BYOD or Bring Your Own Device is the workplace practice where employees bring their own personal devices to work and use them at work for work.
This is an increasingly popular workplace practice for three main reasons:
- It saves companies money, as the cost of the devices and for connectivity is shifted to the employee.
- Employees are using devices they are more comfortable and familiar with, and so are more productive.
- Devices and software that users bring are usually more cutting edge and up to date, again boosting productivity.
It wasn’t long after companies started implementing BYOD policies that cash strapped schools began discussing using BYOD in educational settings. Schools, like many organizations, are facing huge expenses as the public, educators and students are insisting that technology be an essential tool in education.
Unfortunately many advocates of BYOD in education have forgetten that schools are not workplaces, and the wholesale adoption of BYOD in the classroom may leads to some very nasty consequences.
Shifting the cost of devices and connectivity onto users in a classroom means families and students have to pay. This is an equity issue. Public schools are not selective. Unlike companies they accept any and all students, and some of those families and students don’t have the resources to provide their own devices. Unless we provide technology for those students to have access to devices they’ll be left behind.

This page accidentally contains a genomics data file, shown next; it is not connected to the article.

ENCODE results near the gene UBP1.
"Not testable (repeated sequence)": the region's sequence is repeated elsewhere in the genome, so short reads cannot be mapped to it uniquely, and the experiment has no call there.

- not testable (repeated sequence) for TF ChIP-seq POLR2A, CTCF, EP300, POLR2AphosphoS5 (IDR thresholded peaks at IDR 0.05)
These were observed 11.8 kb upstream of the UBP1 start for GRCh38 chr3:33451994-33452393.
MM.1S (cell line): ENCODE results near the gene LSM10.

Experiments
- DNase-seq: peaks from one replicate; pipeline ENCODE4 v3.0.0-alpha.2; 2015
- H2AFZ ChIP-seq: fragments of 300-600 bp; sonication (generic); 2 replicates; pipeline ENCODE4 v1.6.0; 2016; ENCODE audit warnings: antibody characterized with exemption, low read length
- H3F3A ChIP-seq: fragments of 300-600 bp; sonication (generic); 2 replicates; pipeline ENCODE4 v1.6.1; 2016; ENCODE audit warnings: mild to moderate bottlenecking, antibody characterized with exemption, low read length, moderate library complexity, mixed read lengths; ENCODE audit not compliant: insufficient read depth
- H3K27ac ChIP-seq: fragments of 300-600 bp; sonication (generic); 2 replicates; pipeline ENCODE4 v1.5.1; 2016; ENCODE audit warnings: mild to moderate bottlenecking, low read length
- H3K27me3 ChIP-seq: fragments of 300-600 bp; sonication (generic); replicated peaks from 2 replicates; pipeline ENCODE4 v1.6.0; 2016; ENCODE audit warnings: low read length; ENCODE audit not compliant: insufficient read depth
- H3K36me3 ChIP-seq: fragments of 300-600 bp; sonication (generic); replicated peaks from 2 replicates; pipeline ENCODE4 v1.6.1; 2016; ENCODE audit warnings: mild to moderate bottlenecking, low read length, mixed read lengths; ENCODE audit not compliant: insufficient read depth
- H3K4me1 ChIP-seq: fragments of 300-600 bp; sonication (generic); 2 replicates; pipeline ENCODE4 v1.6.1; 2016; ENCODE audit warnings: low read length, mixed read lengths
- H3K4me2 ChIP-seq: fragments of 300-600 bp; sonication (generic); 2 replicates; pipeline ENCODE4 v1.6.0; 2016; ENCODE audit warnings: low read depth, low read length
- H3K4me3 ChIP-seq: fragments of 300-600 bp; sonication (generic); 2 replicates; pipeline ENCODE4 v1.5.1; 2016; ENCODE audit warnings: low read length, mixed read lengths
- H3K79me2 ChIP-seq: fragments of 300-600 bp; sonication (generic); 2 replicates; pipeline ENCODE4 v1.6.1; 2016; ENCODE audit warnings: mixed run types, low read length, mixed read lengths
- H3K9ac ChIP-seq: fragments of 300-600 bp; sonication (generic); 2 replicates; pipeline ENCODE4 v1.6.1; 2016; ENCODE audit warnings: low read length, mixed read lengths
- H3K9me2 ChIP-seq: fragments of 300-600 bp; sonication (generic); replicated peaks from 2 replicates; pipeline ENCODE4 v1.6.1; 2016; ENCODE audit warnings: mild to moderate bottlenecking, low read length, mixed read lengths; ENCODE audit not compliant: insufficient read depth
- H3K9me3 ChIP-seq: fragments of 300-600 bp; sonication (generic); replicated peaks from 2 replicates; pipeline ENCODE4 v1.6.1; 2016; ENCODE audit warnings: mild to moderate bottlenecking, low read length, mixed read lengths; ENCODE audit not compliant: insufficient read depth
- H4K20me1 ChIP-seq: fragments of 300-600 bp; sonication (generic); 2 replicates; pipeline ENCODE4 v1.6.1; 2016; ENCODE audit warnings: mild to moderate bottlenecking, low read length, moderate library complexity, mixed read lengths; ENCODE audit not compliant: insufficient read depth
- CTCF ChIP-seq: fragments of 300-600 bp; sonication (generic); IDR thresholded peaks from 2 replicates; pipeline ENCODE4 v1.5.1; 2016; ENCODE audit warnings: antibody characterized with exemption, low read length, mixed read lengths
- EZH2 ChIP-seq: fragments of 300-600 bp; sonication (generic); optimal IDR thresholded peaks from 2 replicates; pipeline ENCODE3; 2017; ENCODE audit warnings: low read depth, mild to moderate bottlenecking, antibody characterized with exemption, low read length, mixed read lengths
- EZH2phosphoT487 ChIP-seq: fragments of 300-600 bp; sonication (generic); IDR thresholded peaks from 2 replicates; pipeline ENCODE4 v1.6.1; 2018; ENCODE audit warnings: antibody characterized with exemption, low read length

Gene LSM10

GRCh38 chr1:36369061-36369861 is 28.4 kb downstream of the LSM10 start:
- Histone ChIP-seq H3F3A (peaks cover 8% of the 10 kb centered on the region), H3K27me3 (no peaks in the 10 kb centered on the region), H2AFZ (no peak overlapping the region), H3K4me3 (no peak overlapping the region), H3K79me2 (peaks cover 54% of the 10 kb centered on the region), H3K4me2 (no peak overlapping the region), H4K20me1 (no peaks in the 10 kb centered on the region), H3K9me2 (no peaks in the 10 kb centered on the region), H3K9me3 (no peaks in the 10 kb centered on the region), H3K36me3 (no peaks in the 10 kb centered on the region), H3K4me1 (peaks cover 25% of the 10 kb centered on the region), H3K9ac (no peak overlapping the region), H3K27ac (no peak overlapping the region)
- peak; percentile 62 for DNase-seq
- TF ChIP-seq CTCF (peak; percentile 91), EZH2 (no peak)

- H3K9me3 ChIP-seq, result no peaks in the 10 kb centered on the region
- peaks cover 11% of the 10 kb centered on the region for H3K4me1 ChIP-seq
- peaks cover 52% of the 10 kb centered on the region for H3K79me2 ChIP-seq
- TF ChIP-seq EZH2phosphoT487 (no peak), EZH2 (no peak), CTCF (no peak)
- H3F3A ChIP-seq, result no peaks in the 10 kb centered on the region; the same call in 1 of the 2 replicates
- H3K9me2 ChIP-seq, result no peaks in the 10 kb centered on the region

BYOD in educational settings also creates further inequity within the classroom and between schools. Some students will use the latest, up to date devices, others will have older, less functional technology, and others will be left with even older, board provided devices or none at all. We already have a huge Digital Divide in society. BYOD policies bring that divide into the classroom and allow it to further affect student learning.
We need to decide what matters and put our education dollars where our mouths are. If we value equity in education, and believe students need to learn with and use devices, we must provide them for all students in the classroom. Allowing students to bring in their devices may be a way to enhance or add to a student’s learning in special situations, but it can never be allowed to become the norm.
A full-scale implementation of BYOD in classrooms would significantly disadvantage large groups of low income students and create a significant gap between schools and between students. A system with have and have not schools and classrooms with have and have not pupils isn’t good for any of us.